#WYSE2017 Day 3: Friends of the Rappahannock Field Visit & Simulation!

Hola! Whew, I’m caught up on my blog posts! Here’s why I say that: my day started in panic. Last night I set my alarm for 5:30 AM. What time did I wake up? 7:15 AM. Obviously, that is way later than I wanted to! My plan was to wake up at that time and finish yesterday’s post, but life decided that wasn’t gonna happen today. Not only was it later than I wanted to wake up, it was way later than I was supposed to! I had to be with my group with my field visit by 7 AM this morning. Here’s a fun fact about me: I absolutely HATE making people wait for me. Hate it. One of my biggest pet peeves. Obviously I wasn’t happy with myself, nevertheless I made it to my group and went on my way to my field visit on schedule.


Field visit!

The Rappahannock is apparently considered a smaller river to all the people here on the East coast, but it’s one of three rivers I’ve ever seen in my life, so obviously kind of a bigger deal to this western girl. The field visit day unfortunately wasn’t the greatest for pictures due to my panic wake up call for the day, but here’s some pretty pictures from the forest and river!

The river itself was very clear and running. It is apparently one of the only undammed rivers in Virginia!


The first activity while at our field visit was called “the kick.” Essentially, someone stands up stream from two other people standing downstream with a net. The upstream person kicks to lodge any creatures hiding under the multitude of rocks that make up the river bed. Anything that is kicked up is caught by the net the two people are holding downstream. Then, the net is hoisted out of the river, brought back to the table, and examined for any live larvae or small creatures we found! I would’ve kicked if I could, but we weren’t allowed to take our shoes off, and I didn’t want wet feet all day.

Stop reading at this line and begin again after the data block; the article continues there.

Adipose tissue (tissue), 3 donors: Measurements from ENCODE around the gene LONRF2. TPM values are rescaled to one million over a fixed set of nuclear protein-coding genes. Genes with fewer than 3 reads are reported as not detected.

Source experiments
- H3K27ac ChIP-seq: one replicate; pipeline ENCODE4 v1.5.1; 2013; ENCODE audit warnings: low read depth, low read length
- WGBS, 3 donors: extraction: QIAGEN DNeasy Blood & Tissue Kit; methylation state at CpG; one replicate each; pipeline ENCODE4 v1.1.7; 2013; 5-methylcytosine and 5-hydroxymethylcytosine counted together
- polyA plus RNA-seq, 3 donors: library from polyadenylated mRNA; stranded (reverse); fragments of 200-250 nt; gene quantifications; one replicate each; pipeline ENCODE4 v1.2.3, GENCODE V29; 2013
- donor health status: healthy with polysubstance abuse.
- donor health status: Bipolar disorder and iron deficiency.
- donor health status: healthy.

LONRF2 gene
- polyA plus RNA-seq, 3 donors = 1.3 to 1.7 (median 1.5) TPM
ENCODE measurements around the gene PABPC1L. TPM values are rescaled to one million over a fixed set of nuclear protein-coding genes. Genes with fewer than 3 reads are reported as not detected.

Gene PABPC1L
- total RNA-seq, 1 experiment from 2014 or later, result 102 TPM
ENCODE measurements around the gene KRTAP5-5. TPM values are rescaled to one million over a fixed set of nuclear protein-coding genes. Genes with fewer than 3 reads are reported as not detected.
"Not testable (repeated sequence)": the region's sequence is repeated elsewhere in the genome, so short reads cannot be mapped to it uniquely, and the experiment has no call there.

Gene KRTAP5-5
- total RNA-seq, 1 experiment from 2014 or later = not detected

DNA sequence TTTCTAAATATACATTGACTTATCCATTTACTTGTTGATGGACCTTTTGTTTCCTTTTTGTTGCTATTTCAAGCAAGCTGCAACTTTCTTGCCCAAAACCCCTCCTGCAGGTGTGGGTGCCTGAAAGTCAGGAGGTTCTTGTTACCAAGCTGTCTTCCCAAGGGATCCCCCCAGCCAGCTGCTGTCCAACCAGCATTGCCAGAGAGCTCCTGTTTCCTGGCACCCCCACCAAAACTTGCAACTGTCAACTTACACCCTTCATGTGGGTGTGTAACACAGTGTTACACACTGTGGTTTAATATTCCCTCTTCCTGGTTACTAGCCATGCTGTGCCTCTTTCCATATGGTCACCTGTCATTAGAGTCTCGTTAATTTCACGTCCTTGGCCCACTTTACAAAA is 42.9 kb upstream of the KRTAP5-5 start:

I didn’t get many pictures here, but the second, third, and last activity at this particular spot was all water chemistry. We broke into 3 groups, and each group measured a different parameter of the river’s water! I started off with dissolved oxygen, which is essentially how much oxygen is usable by living things in the river, and we got a measure of about 4 1/2 ppm (parts per million.) In this condition, fish would be extremely stressed. However, we learned that the D.O. readings vary depending on what part of the river you’re sampling. We chose a shallow, non-running area of the river. Due to there being no movement in the water, most of the oxygen is depleted. This can also happen if the river eutrophicates. Eutrophication is essentially oxygen being depleted when there are too many nutrients in the river bed. We also were told that phosphorous is one of the hardest nutrients to get out of the river.

The next group did pH. The pH reading was about 7-7.5, which is exactly neutral or just barely basic. to my surprise, the trees near the river are somewhat acidic, and to the guide’s surprise, this acidity didn’t effect the river’s pH! However, he said that the acidity is usually transferred by leaves, so he asked: “what season do you think the river would be most acidic?” Answer: Fall! It totally shocked me because I completely forgot that water is not the only natural substance with a pH! I also didn’t know that the acidity in the soil somehow runs through a tree and is deposited in the tree’s leaves.